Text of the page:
Similarly, scented natural salmon eggs are popular all over the country, and they’ll get gobbled up by trout that have not and will not ever encounter salmon eggs in the wild. Many salmon egg bottlers scent them with cheese, garlic, or shrimp oil. This allows them to be effective when cast out and left still, but their bright colors and bite size make them equally potent when drifted past trout at a faster clip.
Whether you’re using a high-low rig or just presenting them behind a few split shots, doughs and eggs should be fished on egg hooks. These tiny, short-shank hooks feature a barb that helps these soft baits stay put, and they’re small size allows them to be completely hidden inside the bait.
Spin Fishing for Trout: 10 Expert Tips to Land More Fish
1. Work upstream.
Because their eyes are located on the sides of their heads, trout enjoy an ultra-wide-angle view of the world. Fortunately for us anglers, that view doesn’t extend all the way to the rear.
Knowing that, and knowing that trout almost always face upstream into the current, I approached the big rainbow’s suspected lie from directly downstream. The tactic worked. Crouching low, I was able to approach within 20 feet and make a pinpoint-accurate cast.
2. Cast where others won’t.
That rainbow lay in a deep, swirling gouge behind a wheelbarrow-size rock on the river’s far bank. Apparently, few fishermen ever bothered to wade the pool’s chest-deep waters to get into the proper position to cast to that enticing little pocket.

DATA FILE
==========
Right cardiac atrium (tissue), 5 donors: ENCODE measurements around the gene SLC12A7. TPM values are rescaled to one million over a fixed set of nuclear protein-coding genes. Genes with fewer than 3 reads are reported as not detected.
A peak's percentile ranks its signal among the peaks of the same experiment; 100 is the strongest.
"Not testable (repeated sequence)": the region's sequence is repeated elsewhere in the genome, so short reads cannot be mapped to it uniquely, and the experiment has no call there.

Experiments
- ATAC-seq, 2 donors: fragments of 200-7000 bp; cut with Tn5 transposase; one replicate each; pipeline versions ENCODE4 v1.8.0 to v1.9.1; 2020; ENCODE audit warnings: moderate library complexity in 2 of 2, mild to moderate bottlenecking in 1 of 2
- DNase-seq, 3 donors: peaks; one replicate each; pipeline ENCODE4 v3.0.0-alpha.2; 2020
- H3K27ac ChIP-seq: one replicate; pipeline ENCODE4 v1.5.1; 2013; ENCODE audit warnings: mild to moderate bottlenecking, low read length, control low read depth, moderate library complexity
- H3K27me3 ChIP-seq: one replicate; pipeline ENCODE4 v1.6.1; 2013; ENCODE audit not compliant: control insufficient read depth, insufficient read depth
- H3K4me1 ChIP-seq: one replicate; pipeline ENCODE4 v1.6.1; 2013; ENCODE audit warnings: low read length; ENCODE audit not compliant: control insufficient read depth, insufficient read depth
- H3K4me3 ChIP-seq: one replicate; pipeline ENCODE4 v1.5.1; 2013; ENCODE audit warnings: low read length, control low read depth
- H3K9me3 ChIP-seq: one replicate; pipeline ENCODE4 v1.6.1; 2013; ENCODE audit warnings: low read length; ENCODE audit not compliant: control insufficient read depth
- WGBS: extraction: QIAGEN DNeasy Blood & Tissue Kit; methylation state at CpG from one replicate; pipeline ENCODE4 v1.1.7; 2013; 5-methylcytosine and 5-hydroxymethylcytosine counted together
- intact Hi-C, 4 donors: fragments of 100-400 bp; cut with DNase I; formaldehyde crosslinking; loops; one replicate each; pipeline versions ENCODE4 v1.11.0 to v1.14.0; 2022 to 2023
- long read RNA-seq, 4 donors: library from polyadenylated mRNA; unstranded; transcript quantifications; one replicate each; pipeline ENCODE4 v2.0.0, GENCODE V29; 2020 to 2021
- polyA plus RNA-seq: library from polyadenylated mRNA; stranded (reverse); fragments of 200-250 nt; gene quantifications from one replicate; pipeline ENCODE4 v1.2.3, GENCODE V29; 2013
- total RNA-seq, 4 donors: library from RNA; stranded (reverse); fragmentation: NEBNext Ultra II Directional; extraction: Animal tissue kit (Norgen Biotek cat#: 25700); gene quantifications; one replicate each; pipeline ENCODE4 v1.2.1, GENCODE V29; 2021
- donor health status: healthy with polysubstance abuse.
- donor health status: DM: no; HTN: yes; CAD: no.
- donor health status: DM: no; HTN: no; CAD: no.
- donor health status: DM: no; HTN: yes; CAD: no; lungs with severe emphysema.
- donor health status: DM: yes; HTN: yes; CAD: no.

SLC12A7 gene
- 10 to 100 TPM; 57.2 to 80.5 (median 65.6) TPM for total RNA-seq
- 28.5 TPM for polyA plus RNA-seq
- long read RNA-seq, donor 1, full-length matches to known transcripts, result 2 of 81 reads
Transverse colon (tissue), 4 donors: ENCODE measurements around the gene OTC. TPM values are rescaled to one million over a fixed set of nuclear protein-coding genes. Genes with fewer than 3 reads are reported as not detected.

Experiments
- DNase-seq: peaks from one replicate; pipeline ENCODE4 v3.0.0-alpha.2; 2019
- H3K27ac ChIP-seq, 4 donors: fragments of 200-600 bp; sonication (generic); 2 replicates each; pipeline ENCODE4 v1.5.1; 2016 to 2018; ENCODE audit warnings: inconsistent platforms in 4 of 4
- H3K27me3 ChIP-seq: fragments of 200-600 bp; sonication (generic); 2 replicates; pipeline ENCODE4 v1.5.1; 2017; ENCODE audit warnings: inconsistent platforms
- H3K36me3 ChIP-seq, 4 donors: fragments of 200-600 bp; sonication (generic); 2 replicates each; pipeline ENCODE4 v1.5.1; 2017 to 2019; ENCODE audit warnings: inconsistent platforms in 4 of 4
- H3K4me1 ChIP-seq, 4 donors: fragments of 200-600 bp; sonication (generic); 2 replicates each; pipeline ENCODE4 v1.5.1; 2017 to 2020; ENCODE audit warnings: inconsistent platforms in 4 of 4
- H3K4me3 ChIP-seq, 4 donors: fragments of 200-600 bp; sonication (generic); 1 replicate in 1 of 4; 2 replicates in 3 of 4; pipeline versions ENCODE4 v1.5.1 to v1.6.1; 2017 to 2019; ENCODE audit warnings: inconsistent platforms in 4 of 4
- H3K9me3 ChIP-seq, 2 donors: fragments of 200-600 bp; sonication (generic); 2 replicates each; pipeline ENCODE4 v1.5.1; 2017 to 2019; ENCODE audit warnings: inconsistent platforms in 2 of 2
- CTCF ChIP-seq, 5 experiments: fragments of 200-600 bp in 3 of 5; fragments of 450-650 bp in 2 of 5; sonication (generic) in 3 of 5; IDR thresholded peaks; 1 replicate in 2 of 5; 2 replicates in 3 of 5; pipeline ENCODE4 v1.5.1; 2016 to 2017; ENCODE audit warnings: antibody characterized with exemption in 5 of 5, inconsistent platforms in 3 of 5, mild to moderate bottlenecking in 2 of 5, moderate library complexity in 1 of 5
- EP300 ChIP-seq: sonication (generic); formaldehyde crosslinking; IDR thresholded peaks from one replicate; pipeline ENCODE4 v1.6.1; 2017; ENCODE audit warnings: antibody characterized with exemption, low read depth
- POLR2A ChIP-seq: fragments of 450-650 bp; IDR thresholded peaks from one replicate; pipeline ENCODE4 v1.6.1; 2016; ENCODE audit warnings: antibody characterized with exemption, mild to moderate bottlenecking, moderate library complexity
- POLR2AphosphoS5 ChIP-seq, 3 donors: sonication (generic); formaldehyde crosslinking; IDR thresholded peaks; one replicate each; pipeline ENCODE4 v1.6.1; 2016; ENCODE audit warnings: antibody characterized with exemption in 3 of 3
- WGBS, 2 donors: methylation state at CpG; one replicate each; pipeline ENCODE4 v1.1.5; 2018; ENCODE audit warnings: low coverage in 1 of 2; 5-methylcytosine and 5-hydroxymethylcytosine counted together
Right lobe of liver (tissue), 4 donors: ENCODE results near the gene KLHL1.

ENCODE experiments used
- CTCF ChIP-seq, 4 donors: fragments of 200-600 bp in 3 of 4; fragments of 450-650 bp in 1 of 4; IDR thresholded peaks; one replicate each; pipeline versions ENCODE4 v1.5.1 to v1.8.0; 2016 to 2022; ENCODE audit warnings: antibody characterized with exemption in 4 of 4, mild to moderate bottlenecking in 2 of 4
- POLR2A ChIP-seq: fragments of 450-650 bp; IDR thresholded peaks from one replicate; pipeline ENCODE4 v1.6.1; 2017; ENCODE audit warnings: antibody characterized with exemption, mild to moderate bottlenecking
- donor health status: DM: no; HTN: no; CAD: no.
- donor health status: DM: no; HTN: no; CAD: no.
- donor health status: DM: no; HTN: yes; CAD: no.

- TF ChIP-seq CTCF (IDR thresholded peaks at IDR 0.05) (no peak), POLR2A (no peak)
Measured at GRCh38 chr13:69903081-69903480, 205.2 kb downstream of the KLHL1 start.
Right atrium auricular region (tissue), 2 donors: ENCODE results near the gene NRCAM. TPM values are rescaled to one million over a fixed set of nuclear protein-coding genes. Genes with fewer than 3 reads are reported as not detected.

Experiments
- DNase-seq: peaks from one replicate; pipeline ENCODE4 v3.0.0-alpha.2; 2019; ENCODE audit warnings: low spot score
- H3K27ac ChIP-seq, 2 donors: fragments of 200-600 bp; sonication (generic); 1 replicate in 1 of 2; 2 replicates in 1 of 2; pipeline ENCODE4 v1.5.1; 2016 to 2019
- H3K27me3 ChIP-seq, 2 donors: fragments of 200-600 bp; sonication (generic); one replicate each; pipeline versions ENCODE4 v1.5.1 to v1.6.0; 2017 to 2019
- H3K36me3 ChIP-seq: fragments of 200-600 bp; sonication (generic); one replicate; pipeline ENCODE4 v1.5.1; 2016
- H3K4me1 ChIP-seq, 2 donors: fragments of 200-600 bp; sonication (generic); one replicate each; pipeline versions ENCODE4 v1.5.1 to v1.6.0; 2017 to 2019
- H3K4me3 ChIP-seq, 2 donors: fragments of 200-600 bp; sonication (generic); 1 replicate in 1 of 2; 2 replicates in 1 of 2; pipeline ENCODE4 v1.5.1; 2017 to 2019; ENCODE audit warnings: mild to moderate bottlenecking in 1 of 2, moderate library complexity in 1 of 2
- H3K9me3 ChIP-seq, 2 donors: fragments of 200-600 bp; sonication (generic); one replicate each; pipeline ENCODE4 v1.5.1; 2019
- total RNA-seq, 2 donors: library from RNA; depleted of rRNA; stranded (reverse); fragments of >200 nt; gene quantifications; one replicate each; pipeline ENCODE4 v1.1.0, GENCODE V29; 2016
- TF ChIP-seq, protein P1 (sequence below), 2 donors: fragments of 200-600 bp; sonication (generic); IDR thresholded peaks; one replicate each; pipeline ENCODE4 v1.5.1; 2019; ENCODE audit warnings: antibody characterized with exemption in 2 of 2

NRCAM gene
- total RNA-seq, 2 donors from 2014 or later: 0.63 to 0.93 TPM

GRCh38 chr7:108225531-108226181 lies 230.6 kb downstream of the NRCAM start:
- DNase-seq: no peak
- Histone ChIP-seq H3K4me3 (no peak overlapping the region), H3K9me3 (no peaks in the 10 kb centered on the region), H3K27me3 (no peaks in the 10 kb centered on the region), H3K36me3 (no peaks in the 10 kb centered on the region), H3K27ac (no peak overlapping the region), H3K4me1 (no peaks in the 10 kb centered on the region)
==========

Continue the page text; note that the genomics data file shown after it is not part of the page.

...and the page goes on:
Don’t be lazy. Go to the trouble, even if it means wading a little deeper or hiking a little farther than usual. Cast over the sunken log, under the root tangle, or between the overhanging branches. You’ll catch more trout. Bigger ones, too.
3. Lighten up when spin fishing for trout.
Most of the spinfishermen who fished the big rainbow’s pool used line far too heavy to fool the sharp-eyed fish.
The 4-pound-test monofilament I used enjoyed a couple of important advantages over heavier line. First, its fine diameter made it harder for the trout to see. More important, though, its thin cross-section permitted it to cut easily through the water’s surface tension, allowing me to fish much deeper using less weight and a smaller lure.